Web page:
Newspaper article Evansville Courier & Press (2007-Current)

Legal Options, Access Include Free Services from Attorneys COMMUNITY COMMENT

Newspaper article Evansville Courier & Press (2007-Current)

Legal Options, Access Include Free Services from Attorneys COMMUNITY COMMENT

Article excerpt

Editor's Note: The theme of this year's national Law Day celebration is "No Courts, No Justice, No Freedom." The following is the second of two articles written by the editorial board of the Evansville Bar Association. The board is chaired by Doug Briody and comprises Judge Carl Heldt, Marjorie Blalock, Max Fiester, Todd Glass, Mark Miller and John Worman. In our first article, we painted a bleak picture of what society might look like without the rule of law. Thankfully, we do have courts to enforce our laws and lawyers to represent their clients' interests. With courts and lawyers, we have the means to seek justice and to exercise and protect our freedoms.

In this country, our courts are "open," meaning they are not reserved for only certain citizens, but are accessible to all. Any person who feels he or she has been wronged may seek redress before a judge, present a grievance and make a plea for justice in whatever form justice may take.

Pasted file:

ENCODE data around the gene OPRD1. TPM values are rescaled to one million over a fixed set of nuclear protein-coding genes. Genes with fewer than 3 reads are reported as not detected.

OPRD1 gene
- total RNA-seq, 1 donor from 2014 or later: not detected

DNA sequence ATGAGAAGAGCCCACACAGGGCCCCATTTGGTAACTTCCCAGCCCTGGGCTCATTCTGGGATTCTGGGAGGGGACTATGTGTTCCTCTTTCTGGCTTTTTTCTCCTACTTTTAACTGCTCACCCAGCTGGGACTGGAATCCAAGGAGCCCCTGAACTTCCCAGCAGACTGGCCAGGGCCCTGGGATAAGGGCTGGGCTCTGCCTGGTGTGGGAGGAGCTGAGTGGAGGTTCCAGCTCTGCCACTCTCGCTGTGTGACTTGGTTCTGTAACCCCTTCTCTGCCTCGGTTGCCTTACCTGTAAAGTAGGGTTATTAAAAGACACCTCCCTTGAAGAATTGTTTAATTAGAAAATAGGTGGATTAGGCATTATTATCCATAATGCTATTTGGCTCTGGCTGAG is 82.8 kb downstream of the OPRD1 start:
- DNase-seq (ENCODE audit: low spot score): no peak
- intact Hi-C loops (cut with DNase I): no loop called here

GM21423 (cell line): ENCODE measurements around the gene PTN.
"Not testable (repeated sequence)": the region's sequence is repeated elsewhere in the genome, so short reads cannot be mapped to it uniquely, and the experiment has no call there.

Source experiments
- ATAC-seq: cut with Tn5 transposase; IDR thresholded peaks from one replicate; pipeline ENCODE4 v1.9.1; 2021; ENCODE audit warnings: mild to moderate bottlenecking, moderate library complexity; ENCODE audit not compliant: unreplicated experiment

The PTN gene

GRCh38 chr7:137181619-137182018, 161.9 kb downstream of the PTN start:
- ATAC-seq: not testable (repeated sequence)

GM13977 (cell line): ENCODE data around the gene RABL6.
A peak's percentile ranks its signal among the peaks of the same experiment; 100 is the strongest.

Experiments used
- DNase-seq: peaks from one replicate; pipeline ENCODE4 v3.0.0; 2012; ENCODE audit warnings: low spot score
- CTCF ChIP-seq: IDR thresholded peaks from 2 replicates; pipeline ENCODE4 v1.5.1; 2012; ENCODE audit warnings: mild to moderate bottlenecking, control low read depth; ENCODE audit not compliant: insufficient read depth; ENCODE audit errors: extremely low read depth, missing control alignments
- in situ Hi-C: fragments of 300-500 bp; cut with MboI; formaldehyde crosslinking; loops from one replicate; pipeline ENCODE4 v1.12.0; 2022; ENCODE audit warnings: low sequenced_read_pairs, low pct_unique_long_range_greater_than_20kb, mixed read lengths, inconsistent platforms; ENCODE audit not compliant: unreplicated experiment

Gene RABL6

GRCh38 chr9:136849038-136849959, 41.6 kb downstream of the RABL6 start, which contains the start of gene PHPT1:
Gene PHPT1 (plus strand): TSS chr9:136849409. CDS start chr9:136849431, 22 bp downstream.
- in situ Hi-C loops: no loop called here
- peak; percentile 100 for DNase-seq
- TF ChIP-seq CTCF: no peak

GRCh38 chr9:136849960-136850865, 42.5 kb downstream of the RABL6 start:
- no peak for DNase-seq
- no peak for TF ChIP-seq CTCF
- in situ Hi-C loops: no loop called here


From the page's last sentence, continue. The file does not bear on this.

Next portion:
At some point in your life, you will likely need the help of the courts and a lawyer. While many disputes can and should be resolved without them, the courts and lawyers are there for all of us when we need them the most. When someone owes you money, has withheld property that belongs to you, won't let you see your kids or when you have been wrongly accused of a crime, the courts and lawyers are there to protect your rights.

Some societies leave the resolution of disputes in the hands of a single person (who could be a king or tyrant) with no opportunity or means to present the reasons for or against a particular position. In such societies, there are usually no uniform rules controlling what evidence is presented, no appeals, and the decisions (no matter how arbitrary) are final. However, an "open" court should not be interpreted as a "free" court. …

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